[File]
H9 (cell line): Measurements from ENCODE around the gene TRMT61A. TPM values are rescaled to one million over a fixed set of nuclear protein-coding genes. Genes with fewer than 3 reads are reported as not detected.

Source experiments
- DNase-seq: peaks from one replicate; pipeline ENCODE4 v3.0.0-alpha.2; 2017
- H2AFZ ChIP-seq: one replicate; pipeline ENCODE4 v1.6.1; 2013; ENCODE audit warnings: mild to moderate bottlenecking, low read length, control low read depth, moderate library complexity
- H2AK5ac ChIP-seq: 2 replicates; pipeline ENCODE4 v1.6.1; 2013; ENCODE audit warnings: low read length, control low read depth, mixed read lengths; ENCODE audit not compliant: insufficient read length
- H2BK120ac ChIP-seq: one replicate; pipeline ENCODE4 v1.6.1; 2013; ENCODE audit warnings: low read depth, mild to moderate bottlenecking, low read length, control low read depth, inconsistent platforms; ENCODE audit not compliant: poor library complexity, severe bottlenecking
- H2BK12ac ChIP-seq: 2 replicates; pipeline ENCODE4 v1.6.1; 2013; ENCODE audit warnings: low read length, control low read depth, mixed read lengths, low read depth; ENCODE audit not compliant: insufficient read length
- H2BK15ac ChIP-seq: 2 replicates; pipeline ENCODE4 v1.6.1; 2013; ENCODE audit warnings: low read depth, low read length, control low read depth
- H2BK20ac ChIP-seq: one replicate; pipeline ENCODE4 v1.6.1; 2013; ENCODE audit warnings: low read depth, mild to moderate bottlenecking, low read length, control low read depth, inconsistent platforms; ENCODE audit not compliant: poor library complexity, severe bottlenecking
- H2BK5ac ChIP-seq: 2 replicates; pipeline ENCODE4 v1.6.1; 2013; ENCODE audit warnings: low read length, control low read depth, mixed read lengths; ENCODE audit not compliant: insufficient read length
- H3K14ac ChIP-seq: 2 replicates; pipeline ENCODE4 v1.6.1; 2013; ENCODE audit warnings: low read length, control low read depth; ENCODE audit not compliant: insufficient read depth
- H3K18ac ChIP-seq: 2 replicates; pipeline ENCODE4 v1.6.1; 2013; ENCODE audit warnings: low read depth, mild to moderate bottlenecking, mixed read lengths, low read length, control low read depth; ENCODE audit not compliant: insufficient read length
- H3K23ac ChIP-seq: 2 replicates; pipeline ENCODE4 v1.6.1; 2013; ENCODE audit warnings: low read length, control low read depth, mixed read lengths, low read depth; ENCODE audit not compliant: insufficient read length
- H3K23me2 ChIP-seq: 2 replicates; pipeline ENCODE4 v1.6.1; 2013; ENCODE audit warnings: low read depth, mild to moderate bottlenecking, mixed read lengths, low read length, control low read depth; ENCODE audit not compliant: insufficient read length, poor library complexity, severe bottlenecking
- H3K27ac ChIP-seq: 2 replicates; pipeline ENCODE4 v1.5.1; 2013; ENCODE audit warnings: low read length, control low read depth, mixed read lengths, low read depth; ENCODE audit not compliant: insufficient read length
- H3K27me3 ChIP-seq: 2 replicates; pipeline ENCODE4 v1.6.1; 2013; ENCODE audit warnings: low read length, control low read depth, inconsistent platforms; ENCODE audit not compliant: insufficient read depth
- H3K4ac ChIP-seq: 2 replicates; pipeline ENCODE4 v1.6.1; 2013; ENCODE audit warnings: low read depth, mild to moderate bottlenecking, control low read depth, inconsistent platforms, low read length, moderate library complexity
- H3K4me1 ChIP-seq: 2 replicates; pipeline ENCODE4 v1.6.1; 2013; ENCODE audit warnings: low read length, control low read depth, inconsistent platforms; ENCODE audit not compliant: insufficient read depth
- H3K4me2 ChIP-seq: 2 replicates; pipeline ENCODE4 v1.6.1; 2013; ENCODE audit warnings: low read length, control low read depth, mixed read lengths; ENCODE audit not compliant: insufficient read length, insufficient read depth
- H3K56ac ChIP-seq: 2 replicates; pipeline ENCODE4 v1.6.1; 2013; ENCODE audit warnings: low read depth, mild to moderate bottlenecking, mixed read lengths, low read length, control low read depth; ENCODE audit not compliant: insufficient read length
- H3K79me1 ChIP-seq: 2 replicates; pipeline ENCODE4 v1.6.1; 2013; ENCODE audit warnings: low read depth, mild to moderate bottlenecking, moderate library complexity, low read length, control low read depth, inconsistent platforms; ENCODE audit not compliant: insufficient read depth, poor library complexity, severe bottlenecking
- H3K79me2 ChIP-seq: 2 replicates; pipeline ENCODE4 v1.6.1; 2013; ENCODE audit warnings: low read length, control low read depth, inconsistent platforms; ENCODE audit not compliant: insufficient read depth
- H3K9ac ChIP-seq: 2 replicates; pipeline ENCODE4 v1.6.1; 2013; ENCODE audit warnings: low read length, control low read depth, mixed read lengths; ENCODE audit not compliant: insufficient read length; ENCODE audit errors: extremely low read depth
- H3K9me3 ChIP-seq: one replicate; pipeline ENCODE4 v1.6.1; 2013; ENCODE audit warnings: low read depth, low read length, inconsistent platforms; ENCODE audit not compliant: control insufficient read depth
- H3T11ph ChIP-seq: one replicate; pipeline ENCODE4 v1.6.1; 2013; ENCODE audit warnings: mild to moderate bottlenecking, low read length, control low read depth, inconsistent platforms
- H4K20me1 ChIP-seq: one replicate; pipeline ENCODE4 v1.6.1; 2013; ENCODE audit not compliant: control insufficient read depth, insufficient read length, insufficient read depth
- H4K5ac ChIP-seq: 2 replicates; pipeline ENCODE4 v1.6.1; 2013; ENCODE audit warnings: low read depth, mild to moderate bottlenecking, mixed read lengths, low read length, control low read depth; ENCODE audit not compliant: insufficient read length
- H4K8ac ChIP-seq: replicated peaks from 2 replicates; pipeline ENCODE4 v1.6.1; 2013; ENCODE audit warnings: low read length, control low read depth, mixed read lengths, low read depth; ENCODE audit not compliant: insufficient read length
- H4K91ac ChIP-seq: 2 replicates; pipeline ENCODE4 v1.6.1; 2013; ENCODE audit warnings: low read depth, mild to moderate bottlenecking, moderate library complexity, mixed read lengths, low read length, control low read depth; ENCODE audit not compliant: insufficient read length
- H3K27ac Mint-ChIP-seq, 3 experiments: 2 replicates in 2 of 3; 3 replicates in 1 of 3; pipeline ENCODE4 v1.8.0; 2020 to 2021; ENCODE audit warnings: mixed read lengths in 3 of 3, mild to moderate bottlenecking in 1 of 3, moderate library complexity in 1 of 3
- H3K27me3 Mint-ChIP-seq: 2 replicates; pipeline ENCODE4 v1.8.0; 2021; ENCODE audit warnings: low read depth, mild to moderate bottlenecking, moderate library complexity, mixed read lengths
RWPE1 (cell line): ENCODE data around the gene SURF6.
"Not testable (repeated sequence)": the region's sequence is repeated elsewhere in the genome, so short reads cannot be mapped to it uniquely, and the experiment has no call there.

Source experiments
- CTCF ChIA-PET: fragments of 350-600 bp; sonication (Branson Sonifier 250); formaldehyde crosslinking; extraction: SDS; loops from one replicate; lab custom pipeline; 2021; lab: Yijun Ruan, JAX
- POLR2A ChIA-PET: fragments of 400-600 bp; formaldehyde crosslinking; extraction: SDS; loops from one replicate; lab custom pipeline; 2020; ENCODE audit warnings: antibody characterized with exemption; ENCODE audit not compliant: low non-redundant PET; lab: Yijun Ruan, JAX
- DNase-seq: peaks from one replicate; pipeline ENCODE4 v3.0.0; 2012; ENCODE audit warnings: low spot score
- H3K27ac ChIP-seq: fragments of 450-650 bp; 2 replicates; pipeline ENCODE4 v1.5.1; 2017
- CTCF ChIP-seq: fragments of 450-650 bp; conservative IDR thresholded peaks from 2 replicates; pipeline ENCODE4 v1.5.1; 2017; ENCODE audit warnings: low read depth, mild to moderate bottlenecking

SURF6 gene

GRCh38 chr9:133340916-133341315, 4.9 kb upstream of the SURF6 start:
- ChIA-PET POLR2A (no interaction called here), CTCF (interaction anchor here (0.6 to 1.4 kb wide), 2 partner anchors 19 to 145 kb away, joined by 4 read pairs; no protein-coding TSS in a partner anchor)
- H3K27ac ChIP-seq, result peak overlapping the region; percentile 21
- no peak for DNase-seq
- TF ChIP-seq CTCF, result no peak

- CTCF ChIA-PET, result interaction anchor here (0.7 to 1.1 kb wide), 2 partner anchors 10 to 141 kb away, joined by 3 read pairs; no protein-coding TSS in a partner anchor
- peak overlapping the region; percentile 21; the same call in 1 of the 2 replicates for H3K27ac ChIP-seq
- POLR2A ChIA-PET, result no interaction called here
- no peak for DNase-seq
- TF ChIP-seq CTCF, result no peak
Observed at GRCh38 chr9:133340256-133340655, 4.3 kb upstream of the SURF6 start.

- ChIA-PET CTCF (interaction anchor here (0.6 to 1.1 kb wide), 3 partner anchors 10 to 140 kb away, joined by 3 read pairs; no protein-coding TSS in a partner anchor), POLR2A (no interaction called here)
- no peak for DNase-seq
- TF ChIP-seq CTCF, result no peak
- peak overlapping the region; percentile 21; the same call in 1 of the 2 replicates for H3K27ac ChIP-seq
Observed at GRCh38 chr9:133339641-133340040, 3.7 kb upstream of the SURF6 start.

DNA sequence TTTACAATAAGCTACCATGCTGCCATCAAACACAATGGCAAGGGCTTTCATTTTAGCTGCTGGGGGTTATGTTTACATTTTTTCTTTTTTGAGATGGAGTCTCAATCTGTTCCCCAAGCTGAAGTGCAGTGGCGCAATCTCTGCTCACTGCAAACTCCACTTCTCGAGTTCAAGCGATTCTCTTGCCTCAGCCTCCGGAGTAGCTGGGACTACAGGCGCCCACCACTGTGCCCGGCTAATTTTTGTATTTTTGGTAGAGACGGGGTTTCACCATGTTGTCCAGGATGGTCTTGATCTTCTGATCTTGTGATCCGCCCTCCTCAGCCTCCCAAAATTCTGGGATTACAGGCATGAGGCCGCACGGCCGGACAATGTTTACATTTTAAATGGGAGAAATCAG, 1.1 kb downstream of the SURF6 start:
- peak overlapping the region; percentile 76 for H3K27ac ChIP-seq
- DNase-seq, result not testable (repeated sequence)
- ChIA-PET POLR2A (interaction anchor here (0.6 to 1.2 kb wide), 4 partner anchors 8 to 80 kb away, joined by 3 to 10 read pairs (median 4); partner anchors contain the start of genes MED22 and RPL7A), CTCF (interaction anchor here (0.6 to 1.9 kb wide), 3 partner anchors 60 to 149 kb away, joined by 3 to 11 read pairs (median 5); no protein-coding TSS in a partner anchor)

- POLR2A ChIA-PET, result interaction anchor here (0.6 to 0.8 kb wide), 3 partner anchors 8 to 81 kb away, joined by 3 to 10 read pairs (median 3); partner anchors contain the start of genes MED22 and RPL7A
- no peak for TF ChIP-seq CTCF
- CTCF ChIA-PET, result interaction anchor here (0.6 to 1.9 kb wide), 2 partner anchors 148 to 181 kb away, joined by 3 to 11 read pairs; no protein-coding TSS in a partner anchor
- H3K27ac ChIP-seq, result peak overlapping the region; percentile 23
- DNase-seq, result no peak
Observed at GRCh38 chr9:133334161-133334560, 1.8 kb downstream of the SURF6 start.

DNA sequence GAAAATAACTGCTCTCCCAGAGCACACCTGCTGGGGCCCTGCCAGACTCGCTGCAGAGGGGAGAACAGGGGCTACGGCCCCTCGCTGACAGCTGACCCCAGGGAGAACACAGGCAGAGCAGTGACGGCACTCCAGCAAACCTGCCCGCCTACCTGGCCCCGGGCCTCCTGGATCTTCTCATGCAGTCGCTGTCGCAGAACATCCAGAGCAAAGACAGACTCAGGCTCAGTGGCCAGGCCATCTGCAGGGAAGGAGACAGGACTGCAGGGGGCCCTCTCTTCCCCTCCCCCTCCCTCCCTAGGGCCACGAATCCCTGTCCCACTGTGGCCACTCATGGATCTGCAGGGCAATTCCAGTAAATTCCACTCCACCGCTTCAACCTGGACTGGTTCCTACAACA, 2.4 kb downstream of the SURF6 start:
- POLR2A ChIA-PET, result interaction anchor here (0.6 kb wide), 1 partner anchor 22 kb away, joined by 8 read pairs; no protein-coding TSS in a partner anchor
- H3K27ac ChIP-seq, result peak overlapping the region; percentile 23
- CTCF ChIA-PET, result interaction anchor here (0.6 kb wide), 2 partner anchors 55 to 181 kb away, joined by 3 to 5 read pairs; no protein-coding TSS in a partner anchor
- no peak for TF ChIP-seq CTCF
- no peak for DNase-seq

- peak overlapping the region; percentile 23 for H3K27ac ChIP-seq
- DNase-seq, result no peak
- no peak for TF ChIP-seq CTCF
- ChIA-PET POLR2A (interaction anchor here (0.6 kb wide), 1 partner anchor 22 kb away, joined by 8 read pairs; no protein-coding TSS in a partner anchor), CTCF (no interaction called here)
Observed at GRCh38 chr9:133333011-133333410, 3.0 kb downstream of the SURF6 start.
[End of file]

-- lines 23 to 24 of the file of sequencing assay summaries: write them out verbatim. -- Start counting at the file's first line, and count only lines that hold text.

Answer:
- H3K9ac ChIP-seq: 2 replicates; pipeline ENCODE4 v1.6.1; 2013; ENCODE audit warnings: low read length, control low read depth, mixed read lengths; ENCODE audit not compliant: insufficient read length; ENCODE audit errors: extremely low read depth
- H3K9me3 ChIP-seq: one replicate; pipeline ENCODE4 v1.6.1; 2013; ENCODE audit warnings: low read depth, low read length, inconsistent platforms; ENCODE audit not compliant: control insufficient read depth